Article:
Restoring the Cabinet Room at Felbrigg Hall

The Cabinet at Felbrigg Hall

Throughout late 2017 and into 2018, our house team will be joined by specialist textile and painting experts to undertake a major conservation project in our Cabinet Room, to clean and restore the original damask wall coverings and carpet, as well as examine the furniture, paintings and collection in detail.

Restoring a room of treasures

The Cabinet Room at Felbrigg Hall is a rare survival of a room designed to display collectables and treasures. William Windham II used this room to show objects acquired during his four year ‘Grand Tour’ to Europe in the 18th century. 

Our house team will be joined by specialist textile and painting experts to undertake a major conservation project to clean and restore the original damask wall coverings and carpet, as well as examine the furniture, paintings and collection in detail.

Take a closer look than ever before to the Cabinet collection and see first-hand the conservation work necessary to look after it.

The Cabinet un-dressed

Our restoration work has already begun. Paintings and furniture have been removed to make way for a deep clean of the fabric of the walls and the carpet. Now this has been completed, we will begin to take a closer look at the paintings. 

Specialist cleaning of the paintings will take place in the Cabinet from March, allowing visitors to see first-hand the importance of our conservation work. Over the 2018 season, we hope to look at all the paintings and hang them one by one as we finish - slowly bringing the decoration of the Cabinet back to life. There is one painting however that will never leave the room – The Siege of Amoy. This large painting will stay on a specially adapted rack in the Cabinet throughout the season. 

It is an exciting project and a once in a lifetime opportunity to see both the Cabinet and our collection in a new way.

Video

The Cabinet Room un-dressed

Paintings and furniture have been removed from the Cabinet Room at Felbrigg Hall, so that the fabric of the walls and carpet can be cleaned along with specialist conservation of the paintings, as work begins to restore this room of treasures.

Timeline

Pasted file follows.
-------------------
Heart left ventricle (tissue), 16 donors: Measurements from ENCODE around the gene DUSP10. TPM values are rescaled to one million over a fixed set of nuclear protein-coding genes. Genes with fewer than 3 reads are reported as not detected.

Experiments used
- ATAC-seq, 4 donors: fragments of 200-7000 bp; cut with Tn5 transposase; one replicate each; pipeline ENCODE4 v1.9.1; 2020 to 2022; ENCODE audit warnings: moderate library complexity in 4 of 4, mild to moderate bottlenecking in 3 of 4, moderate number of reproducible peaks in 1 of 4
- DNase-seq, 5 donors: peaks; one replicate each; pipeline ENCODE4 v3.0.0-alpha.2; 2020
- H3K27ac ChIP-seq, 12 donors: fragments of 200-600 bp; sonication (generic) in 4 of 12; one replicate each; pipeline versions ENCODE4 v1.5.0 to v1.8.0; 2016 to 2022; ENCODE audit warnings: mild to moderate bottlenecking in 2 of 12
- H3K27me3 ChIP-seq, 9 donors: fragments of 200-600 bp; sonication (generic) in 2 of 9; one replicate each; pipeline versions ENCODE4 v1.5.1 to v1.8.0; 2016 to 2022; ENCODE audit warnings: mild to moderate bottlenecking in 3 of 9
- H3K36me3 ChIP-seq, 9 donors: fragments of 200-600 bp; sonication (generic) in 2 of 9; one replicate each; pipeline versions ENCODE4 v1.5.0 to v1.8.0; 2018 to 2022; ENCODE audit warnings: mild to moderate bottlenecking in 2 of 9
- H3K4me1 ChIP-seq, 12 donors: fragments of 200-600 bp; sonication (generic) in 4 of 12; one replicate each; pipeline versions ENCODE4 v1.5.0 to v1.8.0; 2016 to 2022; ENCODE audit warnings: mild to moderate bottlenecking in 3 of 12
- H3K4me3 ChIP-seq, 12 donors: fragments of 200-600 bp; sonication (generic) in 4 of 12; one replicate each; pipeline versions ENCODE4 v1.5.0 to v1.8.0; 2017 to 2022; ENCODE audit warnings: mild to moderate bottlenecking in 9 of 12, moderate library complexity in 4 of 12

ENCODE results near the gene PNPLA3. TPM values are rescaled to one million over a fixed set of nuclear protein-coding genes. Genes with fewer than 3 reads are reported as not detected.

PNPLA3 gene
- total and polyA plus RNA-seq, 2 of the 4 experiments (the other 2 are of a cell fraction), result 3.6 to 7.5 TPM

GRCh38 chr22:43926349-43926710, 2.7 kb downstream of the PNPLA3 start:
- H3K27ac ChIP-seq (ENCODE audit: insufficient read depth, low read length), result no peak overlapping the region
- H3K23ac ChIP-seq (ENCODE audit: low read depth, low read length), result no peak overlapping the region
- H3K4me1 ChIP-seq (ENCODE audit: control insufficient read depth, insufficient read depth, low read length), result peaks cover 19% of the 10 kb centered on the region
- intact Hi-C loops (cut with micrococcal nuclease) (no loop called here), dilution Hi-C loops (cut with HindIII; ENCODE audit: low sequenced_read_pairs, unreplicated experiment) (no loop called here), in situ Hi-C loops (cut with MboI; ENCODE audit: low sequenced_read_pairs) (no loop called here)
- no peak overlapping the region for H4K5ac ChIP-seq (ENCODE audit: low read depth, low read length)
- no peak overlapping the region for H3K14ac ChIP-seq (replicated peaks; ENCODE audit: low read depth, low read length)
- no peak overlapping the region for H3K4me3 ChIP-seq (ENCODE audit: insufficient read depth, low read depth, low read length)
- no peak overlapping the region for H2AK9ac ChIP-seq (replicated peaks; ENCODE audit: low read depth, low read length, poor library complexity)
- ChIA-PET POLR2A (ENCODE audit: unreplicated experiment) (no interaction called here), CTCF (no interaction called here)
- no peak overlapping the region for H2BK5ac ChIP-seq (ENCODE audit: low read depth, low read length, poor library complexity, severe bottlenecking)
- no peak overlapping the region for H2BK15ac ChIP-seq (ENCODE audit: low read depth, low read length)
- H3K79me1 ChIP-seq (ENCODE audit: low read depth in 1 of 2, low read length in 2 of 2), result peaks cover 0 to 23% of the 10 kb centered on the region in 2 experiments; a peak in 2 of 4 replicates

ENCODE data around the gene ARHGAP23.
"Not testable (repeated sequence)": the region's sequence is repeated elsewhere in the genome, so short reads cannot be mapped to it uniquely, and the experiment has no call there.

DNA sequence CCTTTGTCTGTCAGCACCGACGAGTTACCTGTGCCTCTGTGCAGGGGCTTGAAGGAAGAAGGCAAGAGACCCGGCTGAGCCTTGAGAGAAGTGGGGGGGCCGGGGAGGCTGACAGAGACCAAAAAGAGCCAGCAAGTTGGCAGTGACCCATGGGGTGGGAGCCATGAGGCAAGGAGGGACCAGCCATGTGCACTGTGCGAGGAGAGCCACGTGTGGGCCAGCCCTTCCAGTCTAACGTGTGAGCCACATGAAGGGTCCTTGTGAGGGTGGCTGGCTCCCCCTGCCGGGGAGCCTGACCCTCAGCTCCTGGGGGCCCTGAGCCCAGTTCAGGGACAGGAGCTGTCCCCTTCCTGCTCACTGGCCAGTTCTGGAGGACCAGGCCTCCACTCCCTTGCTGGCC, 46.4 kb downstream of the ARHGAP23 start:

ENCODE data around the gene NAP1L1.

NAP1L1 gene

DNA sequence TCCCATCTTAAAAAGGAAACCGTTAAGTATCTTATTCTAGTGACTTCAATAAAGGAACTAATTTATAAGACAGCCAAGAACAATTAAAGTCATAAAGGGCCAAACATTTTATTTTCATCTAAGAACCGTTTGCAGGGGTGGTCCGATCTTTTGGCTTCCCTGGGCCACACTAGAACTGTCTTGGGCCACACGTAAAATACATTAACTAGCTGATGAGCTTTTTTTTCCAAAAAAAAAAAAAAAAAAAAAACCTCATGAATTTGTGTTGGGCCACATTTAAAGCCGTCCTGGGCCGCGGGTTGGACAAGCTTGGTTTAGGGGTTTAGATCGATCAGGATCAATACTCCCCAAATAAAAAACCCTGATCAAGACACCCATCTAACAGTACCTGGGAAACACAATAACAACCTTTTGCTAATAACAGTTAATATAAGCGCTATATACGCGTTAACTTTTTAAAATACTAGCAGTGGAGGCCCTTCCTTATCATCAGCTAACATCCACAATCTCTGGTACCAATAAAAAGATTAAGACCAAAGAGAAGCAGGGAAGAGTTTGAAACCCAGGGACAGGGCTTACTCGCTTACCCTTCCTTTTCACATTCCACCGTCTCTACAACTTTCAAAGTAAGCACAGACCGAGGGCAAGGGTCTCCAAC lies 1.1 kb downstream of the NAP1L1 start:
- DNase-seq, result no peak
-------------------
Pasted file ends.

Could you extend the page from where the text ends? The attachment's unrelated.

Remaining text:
30 Nov 17

Carpet deep-clean

Once the room had been cleared, an expert carpet cleaner teamed with the National Trust's Textile Conservation Studio, came to give the Savonnerie carpet a well-deserved clean. The process included using a professional upholstery cleaning tool that sprayed a solution of water and detergent directly into the top fibres to loosen the dirt, whilst at the same time vacuuming up the moisture so the carpet didn’t get soaked through. After rubbing the area dry, you could see the results of the teams hard work instantly, with the original beautiful crimson colours appearing as if by magic, removing centuries worth of dirt, including the soot from the fireplace that hasn’t been used for at least 100 years.

Carpet cleaning

03 Jan 18

Cleaning the ceiling

Before we could clean the damask wallpaper, we needed to clean the ornate plaster ceiling. To do this, we had to devise a plan to clean the ceiling in sections, using special equipment such as plaster brushes and hip-vacs (vacuums that make you feel like a ghost buster)! Even though the plaster ceiling has been there for centuries, some parts have become fragile over time, so we used a gentle sweeping motion to remove the surface layer of dust and sucked it up into our hip-vacs. It took just under a week to clean and by doing so, we can now move onto the wallpaper.

Cabinet ceiling

26 Jan 18

Cleaning the Damask wall-hangings

Together with members of the House Team, Textile Conservation Studio staff were able to clean and repair the damask wall hangings. The hangings themselves date to the 1750s remodel of the room and are made from crimson silk warp and dark pink wool weft. Due to extensive surface dirt as well as mould growth and insect damage, the damask was in urgent need of some attention. Firstly, the damask had to be surface cleaned, using a backpack vacuum cleaner with a large brush extension. Mould staining was then removed with a damp microfiber cloth. The next task was to remove the thick layer of compacted dust from the gold painted fillet along the dado rail. This was carried out by swabbing the fillet with water and cotton buds.

Cleaning the wall hangings
Siege of Amoy

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